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Adventure Awaits… In the Science Classroom

August 19, 2010— Your adventure begins in a village on a deserted island supplied only with a backpack. The necessities have already been provided—a camera, notebook and map—and will aid you in navigating this quest on foot.

No, you are not a part of the next big reality show in island adventures. It’s Crystal Island, an educational science video game for elementary school students, and its ability to teach and engage is taking the science lesson to a new level.

“One bottom line for success in contemporary life and work is the ability to go into almost any situation and rapidly figure out what has to be learned,” said Dr. Hiller Spires, senior research fellow, professor of literacy and technology and a co-investigator involved with the project. “Gameplay has the potential to simulate real-world complexity and fast-paced processing in ways that many school learning scenarios cannot approximate.”

The project, a four-year, $2.5 million grant from the National Science Foundation, is a collaboration between NC State’s College of Education and the Department of Computer Science in NC State’s College of Engineering. It is an expansion of another NSF-funded study that found that game-based learning has the potential to teach required science curriculum to eighth-graders. The current focus is on fifth-graders.

“The goal is to determine which technologies and conditions contribute most effectively to learning processes,” says Dr. James Lester, professor of computer science at NC State and the principal investigator for the grant.

“We are developing artificial intelligence technologies that create narrative-centered problem scenarios dynamically tailored to students’ abilities,” Lester says. “The project also models students’ problem-solving progress, and provides customized explanations and feedback.”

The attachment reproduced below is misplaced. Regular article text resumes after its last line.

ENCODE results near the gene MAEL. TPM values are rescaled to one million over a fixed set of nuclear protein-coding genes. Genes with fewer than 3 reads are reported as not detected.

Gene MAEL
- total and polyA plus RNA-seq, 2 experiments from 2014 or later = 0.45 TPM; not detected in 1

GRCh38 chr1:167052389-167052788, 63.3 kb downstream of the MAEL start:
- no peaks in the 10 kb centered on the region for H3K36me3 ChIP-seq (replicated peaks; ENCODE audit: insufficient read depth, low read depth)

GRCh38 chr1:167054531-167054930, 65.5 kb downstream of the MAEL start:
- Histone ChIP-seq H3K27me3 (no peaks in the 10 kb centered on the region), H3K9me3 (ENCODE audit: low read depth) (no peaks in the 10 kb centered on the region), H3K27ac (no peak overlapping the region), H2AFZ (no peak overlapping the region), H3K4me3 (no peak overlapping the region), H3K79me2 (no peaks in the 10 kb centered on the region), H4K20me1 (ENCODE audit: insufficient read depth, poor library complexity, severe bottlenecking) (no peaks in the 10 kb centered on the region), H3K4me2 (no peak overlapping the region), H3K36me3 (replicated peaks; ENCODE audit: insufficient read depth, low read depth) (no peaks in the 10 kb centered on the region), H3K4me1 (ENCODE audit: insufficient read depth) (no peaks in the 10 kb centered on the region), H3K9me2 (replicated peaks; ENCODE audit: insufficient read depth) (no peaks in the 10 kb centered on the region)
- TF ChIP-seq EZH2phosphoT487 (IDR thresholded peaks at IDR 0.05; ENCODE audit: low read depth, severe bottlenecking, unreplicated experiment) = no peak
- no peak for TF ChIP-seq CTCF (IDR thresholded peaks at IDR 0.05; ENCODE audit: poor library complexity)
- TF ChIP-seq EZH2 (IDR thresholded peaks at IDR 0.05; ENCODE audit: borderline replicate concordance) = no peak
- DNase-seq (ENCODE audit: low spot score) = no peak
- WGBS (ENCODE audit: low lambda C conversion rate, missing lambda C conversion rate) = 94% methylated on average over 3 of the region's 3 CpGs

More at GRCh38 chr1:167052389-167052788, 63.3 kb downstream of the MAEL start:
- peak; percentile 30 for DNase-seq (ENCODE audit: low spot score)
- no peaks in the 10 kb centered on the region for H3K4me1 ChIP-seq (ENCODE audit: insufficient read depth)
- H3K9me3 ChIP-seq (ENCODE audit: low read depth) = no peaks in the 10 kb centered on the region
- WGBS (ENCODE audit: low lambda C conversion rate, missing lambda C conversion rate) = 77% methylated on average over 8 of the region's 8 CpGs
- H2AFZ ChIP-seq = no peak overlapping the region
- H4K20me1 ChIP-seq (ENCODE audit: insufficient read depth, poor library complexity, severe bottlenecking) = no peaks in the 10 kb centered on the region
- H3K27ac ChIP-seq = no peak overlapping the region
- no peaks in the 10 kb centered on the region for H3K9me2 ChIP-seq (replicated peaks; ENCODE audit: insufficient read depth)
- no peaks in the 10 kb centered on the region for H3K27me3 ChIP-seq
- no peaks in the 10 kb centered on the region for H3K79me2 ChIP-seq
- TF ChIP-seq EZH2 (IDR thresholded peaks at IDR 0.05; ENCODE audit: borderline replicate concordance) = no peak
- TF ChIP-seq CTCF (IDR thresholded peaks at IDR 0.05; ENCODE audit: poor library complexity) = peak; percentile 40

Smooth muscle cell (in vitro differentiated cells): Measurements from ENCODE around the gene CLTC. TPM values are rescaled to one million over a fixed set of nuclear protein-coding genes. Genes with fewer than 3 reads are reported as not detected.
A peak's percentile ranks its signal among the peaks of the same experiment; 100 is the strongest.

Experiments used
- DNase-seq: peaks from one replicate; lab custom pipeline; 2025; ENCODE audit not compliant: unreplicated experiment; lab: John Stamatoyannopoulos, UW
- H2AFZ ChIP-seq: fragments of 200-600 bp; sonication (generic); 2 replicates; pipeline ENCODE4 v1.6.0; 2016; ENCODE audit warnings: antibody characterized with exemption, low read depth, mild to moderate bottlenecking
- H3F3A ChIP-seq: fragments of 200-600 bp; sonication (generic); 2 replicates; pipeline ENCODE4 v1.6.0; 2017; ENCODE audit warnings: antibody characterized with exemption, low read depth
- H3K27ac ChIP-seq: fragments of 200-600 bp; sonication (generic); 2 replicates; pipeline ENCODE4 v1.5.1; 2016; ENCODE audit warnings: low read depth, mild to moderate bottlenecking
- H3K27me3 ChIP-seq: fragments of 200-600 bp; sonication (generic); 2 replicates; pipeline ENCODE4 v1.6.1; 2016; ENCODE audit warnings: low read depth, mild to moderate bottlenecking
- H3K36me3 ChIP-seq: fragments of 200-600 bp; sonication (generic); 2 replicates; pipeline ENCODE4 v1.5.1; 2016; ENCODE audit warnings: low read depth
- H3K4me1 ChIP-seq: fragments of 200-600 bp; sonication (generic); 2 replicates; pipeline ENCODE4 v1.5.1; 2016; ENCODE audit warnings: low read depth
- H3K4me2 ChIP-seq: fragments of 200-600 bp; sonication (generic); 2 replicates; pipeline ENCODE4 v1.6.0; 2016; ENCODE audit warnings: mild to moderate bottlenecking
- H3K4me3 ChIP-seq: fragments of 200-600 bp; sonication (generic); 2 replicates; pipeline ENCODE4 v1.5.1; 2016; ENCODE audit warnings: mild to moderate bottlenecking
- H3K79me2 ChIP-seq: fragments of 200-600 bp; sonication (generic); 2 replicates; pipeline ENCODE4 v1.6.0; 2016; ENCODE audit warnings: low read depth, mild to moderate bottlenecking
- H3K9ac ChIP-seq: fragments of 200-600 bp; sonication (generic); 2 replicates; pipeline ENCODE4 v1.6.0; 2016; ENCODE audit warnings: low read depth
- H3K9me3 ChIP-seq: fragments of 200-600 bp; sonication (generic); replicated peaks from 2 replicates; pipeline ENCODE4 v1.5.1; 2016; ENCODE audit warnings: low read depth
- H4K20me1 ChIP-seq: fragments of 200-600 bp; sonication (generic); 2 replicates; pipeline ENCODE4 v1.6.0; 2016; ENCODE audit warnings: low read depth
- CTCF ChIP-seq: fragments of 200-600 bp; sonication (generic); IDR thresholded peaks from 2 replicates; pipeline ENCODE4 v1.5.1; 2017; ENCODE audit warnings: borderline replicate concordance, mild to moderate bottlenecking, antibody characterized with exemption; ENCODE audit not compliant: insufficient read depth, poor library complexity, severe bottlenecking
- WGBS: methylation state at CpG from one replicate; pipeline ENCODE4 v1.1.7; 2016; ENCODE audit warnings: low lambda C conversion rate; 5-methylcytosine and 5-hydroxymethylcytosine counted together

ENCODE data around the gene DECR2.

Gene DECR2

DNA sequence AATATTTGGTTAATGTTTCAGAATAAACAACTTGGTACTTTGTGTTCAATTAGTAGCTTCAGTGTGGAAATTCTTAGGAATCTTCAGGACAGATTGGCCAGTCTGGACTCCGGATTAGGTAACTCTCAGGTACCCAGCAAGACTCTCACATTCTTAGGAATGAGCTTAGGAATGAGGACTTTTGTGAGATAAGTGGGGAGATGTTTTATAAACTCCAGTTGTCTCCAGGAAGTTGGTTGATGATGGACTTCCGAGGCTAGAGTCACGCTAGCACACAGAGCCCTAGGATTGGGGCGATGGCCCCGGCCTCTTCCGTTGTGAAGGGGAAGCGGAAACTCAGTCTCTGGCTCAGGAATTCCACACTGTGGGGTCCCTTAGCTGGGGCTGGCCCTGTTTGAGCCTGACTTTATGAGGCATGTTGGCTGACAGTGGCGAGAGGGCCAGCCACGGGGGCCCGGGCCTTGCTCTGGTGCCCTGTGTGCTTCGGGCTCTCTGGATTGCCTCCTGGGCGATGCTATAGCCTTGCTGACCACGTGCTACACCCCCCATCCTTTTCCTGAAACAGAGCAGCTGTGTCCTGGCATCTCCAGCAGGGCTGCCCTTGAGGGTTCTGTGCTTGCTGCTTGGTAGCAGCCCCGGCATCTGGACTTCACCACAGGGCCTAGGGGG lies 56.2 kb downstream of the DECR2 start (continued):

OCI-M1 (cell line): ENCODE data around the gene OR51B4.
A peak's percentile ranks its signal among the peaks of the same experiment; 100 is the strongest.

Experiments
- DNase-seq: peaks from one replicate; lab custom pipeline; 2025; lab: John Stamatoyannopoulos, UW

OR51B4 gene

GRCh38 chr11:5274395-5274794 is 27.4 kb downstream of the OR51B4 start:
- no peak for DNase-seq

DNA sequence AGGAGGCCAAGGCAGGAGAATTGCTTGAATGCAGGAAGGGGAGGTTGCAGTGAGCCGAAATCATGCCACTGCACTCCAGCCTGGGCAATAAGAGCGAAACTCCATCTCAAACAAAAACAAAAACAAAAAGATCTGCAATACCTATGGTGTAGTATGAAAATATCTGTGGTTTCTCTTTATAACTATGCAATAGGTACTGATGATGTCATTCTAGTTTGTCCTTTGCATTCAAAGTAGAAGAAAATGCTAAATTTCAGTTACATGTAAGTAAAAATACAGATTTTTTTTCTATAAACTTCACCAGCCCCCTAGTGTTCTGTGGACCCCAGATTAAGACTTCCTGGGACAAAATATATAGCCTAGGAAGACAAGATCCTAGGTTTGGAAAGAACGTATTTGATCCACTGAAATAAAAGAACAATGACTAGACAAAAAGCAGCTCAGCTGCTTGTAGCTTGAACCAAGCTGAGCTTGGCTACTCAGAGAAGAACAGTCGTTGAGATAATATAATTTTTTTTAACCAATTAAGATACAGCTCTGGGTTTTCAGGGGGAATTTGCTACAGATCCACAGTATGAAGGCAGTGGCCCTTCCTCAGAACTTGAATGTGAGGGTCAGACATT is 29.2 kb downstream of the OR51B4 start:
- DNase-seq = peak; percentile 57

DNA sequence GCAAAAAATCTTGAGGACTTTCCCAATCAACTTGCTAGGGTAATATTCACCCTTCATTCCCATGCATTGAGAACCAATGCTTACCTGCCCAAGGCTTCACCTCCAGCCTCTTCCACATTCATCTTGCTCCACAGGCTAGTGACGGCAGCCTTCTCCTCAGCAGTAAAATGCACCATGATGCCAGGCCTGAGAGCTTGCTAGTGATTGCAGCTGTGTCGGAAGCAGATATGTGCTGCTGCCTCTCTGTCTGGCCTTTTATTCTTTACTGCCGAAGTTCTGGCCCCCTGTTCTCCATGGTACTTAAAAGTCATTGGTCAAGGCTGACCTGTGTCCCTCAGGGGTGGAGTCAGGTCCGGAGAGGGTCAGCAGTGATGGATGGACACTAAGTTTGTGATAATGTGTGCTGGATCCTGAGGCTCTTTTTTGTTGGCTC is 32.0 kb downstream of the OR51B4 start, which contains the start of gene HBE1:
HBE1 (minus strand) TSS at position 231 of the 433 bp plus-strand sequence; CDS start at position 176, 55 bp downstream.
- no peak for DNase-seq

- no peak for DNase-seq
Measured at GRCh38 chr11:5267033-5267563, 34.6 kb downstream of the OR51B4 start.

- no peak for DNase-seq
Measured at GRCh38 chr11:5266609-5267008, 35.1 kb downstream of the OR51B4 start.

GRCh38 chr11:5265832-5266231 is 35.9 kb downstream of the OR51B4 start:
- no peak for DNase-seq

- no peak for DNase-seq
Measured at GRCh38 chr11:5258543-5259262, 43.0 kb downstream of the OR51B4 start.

This past June researchers took Crystal Island into the classroom, allowing fifth graders at A.B. Combs Elementary School in Raleigh to participate in a field study that will assist in the game’s development.

“We’re excited about the prospects of Crystal Island helping our students learn science content and 21st century skills such as collaboration, synthesizing information and problem solving,” said Shannon Page, A.B. Combs teacher.

With the dual goals of learning effectiveness and engagement, Crystal Island gives students the chance to explore, experience and learn. While the middle school version had a curricular focus of microbiology and supports single players, the elementary school (fifth grade) version focuses on landforms and ecosystems, and will eventually support multiple players.

“At AB Combs we are interested in creating dynamic learning experiences for our students that are engaging and challenging. As a game-based learning venue, Crystal Island provides a new and exciting way for our students to learn science,” said principal Muriel Summers. “NC State is always on the cutting edge of best practices that are innovative and challenging. Thank you for giving our teachers and students this wonderful experience.”

A multidisciplinary team is working with Lester and Spires to design and implement Crystal Island. Members include Co-PIs, Dr. John Nietfeld and Dr. James Minogue, Research Scientist Bradford Mott and a talented group of graduate and undergraduate students from Computer Science, the College of Education, and the College of Design. For more information on Crystal Island Click Here.

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